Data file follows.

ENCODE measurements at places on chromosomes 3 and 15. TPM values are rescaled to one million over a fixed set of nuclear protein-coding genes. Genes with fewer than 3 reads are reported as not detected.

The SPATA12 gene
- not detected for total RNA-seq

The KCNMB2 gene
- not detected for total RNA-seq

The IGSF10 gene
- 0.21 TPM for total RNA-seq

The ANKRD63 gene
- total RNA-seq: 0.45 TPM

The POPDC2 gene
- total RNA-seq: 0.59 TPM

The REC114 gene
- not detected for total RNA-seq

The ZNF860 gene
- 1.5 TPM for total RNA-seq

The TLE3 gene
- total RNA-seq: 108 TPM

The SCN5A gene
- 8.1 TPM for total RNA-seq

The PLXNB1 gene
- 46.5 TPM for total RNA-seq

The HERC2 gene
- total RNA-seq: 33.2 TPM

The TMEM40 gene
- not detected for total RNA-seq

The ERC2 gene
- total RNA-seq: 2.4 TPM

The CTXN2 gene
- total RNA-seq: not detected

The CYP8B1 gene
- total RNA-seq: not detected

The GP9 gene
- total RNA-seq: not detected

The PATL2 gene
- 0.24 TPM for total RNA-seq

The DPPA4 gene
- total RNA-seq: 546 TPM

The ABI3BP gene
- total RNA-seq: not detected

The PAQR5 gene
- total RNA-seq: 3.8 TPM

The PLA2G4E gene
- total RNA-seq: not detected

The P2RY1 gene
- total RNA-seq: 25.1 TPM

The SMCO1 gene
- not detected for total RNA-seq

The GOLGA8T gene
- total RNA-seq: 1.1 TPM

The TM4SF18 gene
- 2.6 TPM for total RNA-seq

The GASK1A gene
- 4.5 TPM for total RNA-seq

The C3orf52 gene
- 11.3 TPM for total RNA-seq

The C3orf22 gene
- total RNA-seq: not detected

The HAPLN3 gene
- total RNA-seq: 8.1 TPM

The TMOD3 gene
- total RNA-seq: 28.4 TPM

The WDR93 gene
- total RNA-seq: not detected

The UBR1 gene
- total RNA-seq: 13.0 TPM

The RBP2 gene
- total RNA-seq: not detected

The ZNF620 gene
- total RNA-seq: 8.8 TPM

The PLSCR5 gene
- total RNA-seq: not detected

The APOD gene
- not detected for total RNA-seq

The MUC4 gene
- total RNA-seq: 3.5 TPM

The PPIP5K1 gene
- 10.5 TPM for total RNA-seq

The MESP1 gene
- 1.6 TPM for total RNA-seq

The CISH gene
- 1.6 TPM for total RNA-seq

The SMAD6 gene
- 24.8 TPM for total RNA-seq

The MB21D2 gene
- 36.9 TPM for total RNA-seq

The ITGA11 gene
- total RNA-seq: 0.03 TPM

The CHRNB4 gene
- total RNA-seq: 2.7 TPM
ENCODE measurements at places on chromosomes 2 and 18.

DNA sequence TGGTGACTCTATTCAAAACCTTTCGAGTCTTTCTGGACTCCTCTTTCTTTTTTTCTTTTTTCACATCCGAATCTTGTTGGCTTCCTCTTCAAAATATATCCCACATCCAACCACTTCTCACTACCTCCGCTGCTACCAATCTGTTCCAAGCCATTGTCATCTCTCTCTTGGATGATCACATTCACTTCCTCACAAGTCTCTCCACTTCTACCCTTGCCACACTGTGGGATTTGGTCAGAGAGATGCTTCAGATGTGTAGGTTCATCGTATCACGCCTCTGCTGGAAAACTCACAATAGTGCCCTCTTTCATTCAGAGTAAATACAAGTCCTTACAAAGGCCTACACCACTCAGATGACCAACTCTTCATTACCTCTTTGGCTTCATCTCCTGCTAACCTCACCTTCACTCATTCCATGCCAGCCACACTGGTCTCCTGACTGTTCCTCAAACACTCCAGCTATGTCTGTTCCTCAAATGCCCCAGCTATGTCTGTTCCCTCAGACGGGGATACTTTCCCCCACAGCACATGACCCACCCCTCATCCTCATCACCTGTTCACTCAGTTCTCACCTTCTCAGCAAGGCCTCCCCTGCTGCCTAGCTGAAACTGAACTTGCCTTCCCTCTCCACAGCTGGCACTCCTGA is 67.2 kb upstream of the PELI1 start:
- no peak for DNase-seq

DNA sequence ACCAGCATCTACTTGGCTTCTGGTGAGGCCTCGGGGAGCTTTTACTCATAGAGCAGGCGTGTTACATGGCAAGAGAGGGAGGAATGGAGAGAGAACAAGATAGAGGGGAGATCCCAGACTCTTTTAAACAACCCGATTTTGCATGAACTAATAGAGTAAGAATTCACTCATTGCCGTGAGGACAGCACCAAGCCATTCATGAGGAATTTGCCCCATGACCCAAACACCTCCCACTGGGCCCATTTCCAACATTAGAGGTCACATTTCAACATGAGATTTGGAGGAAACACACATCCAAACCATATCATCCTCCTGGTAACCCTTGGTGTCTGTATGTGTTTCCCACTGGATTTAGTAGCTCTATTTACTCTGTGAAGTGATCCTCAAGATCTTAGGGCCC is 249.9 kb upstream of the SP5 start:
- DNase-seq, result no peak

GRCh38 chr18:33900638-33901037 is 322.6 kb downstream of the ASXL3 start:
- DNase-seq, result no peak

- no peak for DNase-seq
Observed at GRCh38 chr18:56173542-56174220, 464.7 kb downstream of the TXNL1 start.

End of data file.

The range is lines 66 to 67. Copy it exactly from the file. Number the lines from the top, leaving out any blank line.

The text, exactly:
The RBP2 gene
- total RNA-seq: not detected